Anyone hyped for 'Castlevania: Nocturne' owes it themselves to play the games it's based on. Here's how to track them down. (2024)

Castlevania may be all but dead as a video game franchise, but over in the world of anime the Belmont clan has never been more popular. Netflix’s Castlevania saw four seasons of awesome monster-whippin’ action that added up to a (very) loose adaptation of the 1990 NES game Castlevania III: Dracula’s Curse.

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That show wrapped up in May 2021, but the next evolution in the franchise is now just around the corner in Castlevania: Nocturne.

Set during the French Revolution, we follow Richter Belmont, Maria Renard, Annette, and Tera as they continue the battle against evil forces, now apparently led by vampire queen Erzsebet Báthory (though let’s face it, despite him apparently finding peace Drac is almost certainly back at some point). The trailer was amazing, the voice cast is impeccable, and we’re sharpening our stakes in anticipation of Friday’s release.

Nocturne adapts arguably the best two entries in the Castlevania game franchise: Rondo of Blood and Symphony of the Night. These games are essentially two halves of the same story, to the point where the final sequence of Rondo of Blood is the introductory sequence to Symphony of the Night. So, where to play these retro classics on modern hardware?

Castlevania: Rondo of Blood

Anyone hyped for 'Castlevania: Nocturne' owes it themselves to play the games it's based on. Here's how to track them down. (1)

First released in 1993 on the PC Engine CD, Rondo of Blood was immediately recognized as one of the greatest 2D platformers of all time. It’s got incredible art, a beautiful soundtrack, and polishes the traditional level-based Castlevania gameplay to a mirror sheen. Unfortunately, it was also not officially released outside Japan until the late 2000s, when it appeared on the PlayStation Portable and Wii Virtual Console.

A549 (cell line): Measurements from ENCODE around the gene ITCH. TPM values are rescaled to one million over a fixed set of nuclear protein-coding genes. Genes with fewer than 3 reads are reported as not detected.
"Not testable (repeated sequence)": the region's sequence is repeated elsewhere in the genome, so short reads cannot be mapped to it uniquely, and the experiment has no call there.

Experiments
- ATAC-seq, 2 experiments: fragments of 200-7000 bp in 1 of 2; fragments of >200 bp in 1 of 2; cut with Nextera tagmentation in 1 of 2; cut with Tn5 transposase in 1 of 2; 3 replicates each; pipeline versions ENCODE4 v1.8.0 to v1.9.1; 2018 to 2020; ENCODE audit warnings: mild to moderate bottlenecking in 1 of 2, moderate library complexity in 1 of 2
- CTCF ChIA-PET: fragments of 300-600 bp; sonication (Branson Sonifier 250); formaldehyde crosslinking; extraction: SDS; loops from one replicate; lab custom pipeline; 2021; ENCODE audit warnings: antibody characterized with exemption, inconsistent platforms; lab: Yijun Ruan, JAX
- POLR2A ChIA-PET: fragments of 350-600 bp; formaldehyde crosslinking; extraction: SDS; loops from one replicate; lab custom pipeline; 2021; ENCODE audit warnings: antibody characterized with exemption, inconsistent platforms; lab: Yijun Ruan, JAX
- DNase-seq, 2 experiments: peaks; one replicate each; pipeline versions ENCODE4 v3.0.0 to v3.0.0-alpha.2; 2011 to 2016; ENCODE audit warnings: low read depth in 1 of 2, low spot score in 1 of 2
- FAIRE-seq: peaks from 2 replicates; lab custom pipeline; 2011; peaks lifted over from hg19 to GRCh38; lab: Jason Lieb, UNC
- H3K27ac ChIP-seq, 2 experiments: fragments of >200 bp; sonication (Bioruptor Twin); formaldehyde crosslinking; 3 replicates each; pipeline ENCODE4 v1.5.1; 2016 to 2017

Nowadays it’s available as part of the Castlevania Requiem bundle on the PlayStation store. This is a reworked port of the PSP version and plays perfectly on a PlayStation 5. That also comes with Symphony of the Night, is usually available for a couple of bucks, and is a great package.

Sadly your options are limited if you game elsewhere. Rondo of Blood is not available on Xbox, Switch or PC (though obviously the PC can emulate it). The only other place the game can be purchased is preinstalled on the TurboGrafx-16 Mini console that hit shelves in 2020, though this seems to be sold out everywhere.

Castlevania: Symphony of the Night

Anyone hyped for 'Castlevania: Nocturne' owes it themselves to play the games it's based on. Here's how to track them down. (2)

1997’s Symphony of the Night is not just considered the best Castlevania game, but regularly ranks highly in ‘Greatest Games of All-Time’ lists. It introduced the series to the ‘Metroidvania’ exploration template, is a huge game packed with secrets and surprises, and plays like a dream. And, mercifully, it’s much easier to purchase than Rondo of Blood.

As mentioned above it’s one-half of the Castlevania Requiem bundle on PlayStation, but is also available on the Microsoft store courtesy of a 2007 port to Xbox Live Arcade. This runs perfectly on Xbox Series X|S and can usually be bought for a measly few dollars.

But even if you don’t own a gaming console you can probably still play Symphony of the Night. The game received a port to iOS and Android in 2020 and, while playing it on a touchscreen isn’t advised, it has gamepad support via Bluetooth.

Should you play Rondo of Blood and Symphony of the Night?

Anyone hyped for 'Castlevania: Nocturne' owes it themselves to play the games it's based on. Here's how to track them down. (3)

Judging by the trailer, Castlevania: Nocturne won’t be a direct recreation of these games’ stories but (like Castlevania before it) uses them as more of a template. We expect the major plot elements to be present, but approached in unexpected new ways.

That means that playing the games won’t necessarily spoil the events of the show, though it’ll also be perfectly possible to enjoy the plot without ever having whipped a single bat or gobbled a piece of wall meat.

Even so, Rondo of Blood and Symphony of the Night are all-time classics and have aged beautifully. Anyone interested in Castlevania should check them out, as they more than deserve their sky-high reputation.

Here’s hoping this renewed interest in Castlevania sees a long-awaited revival of the franchise. Even if we don’t get a new game, we’d love to see the three Nintendo DS adventures re-released in a retro collection, or even the somewhat creakier PlayStation 2 3D action games Lament of Innocence and Curse of Darkness.

But for now, we’re just hyped for Castlevania: Nocturne, which lands in full on Netflix on Sept. 28, 2023.

Anyone hyped for 'Castlevania: Nocturne' owes it themselves to play the games it's based on. Here's how to track them down. (2024)
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